2D and 3D QSAR Studies on a Series of Antichagasic Fenarimol Derivatives

2D and 3D QSAR Studies on a Series of Antichagasic Fenarimol Derivatives

Anacleto S. de Souza (Instituto de Física de São Carlos, Universidade de São Paulo, São Carlos, Brazil), Leonardo G. Ferreira (Instituto de Física de São Carlos, Universidade de São Paulo, São Carlos, Brazil) and Adriano D. Andricopulo (Instituto de Física de São Carlos, Universidade de São Paulo, São Carlos, Brazil)
Copyright: © 2017 |Pages: 22
DOI: 10.4018/978-1-5225-1762-7.ch037
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Abstract

Chagas disease is one of the most important neglected tropical diseases. Endemic in Latin America, the disease is a global public health problem, affecting several countries in North America, Europe, Asia and Oceania. The disease affects around 8-10 million people worldwide and the limited treatments available present low efficacy and severe side effects, highlighting the urgent need for new therapeutic options. In this work, the authors developed QSAR models for a series of fenarimol derivatives exhibiting anti-T. cruzi activity. The models were constructed using the Hologram QSAR (HQSAR), Comparative Molecular Field Analysis (CoMFA) and Comparative Molecular Similarity Indices Analysis (CoMSIA) methods. The QSAR models presented substantial predictive ability for a series of test set compounds (HQSAR, r2pred = 0.66; CoMFA, r2pred = 0.82; and CoMSIA, r2pred = 0.76), and were valuable to identify key structural features related to the observed trypanocidal activity. The results reported herein are useful for the design of novel derivatives having improved antichagasic properties.
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Introduction

Neglected tropical diseases (NTDs) represent a group of 18 serious conditions prevalent in low-income countries with tropical and subtropical climate (Feasey, Wansbrough-Jones, Mabey, & Solomon, 2010), according to the World Health Organization (WHO). Chagas disease, one of the most important NTDs, is a chronic infection caused by the protozoan parasite Trypanosoma cruzi and affects around 8-10 million people, predominantly in Latin American countries such as Brazil, Argentina and Mexico (Viotti et al., 2014). As a result of the international population migration, the disease has reached new boundaries, primarily in North America, Europe, Asia and Oceania, thus becoming an increasing worldwide concern (Hotez et al., 2012). Chagas disease is transmitted to humans while the parasites are eliminated with the feces of triatomine hematophagous bugs during their blood meal (Rassi Jr, Rassi, & de Rezende, 2012).

The limited therapy for the disease is based only on two old drugs – benznidazole (Rochagan®, Roche) and nifurtimox (Lampit®, Bayer) (Figure 1) – which possess low efficacy and severe side effects (Castro, Montalto deMecca, & Bartel, 2006). This exceptionally unfavorable scenario supports the urgent need for the development of novel, safe and effective drugs for Chagas disease (Clayton, 2010).

Figure 1.

Currently available drugs for the treatment of Chagas disease

The repositioning of drugs targeted to different conditions has been one of the most important strategies in NTDs, including Chagas disease (Chatelain & Ioset, 2011). Compounds possessing well-established pharmacodynamics, pharmacokinetics and toxicity profile are attractive alternatives, especially in a field that is not a priority in pharmaceutical research and development (R&D). Eflornithine, for instance, which was initially developed as an anticancer therapy, is used in human African trypanosomiasis (Brun, Blum, Chappuis, & Burri, 2010). Another example is the use of antimycotic agents, such as ketoconazole and fluconazole, in the treatment of leishmaniasis (Sundar & Chakravarty, 2013). Drug repositioning provides an excellent trade-off between risk and reward over traditional R&D strategies, and various studies on the subject have been carried out in Chagas disease drug discovery (Planer et al., 2014).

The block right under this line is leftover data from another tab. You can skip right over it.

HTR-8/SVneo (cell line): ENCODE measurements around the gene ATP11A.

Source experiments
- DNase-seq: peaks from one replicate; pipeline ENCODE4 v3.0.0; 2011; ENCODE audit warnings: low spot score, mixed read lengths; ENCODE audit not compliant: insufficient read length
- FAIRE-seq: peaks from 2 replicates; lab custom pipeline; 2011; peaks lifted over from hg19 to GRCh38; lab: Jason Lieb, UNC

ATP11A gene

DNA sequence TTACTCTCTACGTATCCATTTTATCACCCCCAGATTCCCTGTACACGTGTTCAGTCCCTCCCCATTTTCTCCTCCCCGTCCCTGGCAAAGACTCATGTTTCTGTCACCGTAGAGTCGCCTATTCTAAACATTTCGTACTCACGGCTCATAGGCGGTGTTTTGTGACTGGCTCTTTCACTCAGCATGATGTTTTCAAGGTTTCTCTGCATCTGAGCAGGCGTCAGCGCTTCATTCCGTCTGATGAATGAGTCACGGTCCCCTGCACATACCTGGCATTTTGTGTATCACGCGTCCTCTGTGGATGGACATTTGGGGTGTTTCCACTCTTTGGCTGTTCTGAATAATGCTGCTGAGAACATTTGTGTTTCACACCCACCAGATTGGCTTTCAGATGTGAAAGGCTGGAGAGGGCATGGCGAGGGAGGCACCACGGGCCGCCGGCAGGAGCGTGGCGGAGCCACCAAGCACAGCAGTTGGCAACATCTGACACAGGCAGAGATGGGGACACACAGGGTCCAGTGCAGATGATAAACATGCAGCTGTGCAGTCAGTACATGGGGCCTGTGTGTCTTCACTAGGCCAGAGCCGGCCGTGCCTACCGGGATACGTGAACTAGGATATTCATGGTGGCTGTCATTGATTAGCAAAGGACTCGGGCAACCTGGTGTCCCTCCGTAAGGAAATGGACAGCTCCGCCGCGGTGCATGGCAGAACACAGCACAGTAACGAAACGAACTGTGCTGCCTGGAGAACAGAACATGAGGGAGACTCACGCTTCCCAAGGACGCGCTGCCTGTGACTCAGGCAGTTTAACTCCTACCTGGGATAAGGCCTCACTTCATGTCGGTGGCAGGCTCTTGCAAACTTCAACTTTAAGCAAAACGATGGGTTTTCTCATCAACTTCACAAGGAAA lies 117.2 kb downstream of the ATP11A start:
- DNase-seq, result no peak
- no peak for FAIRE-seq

Antifungals have been investigated as trypanocidal agents since the 1980s, when the in vitro inhibitory activity of miconazole and econazole against T. cruzi was first determined (Maertens, 2004; Docampo et al., 1981). The strong interest in this class of compounds resulted in the recent approval of the fungicides posaconazole and the prodrug of ravuconazole (E1224) to undergo clinical trials for Chagas disease (de Figueiredo Diniz et al., 2013). These results have stimulated valuable repositioning studies approaching the trypanocidal activity of antifungal agents used as agrochemicals (Nosten et al., 2006). Since the approval of a given compound for use as an agrochemical requires evaluation of its toxicity profile, such molecules are a useful source for repositioning studies in the field of NTDs (Witschel, Rottmann, Kaiser, & Brun, 2012). Among these investigations, the fungicide fenarimol, broadly used as an agrochemical, was identified as a pyrimidine derivative with potent in vitro activity against T. cruzi (IC50 = 350 nM) (Figure 2) (Keenan et al., 2012). Recent studies have demonstrated that fenarimol analogs act by inhibiting the T. cruzi 14-α-sterol demethylase (CYP51), a key enzyme in the sterol biosynthesis pathway of the parasite (Keenan et al., 2013).

Figure 2.

Structure of the pyrimidine derivative fenarimol, an agrochemical and antifungal agent possessing trypanocidal properties

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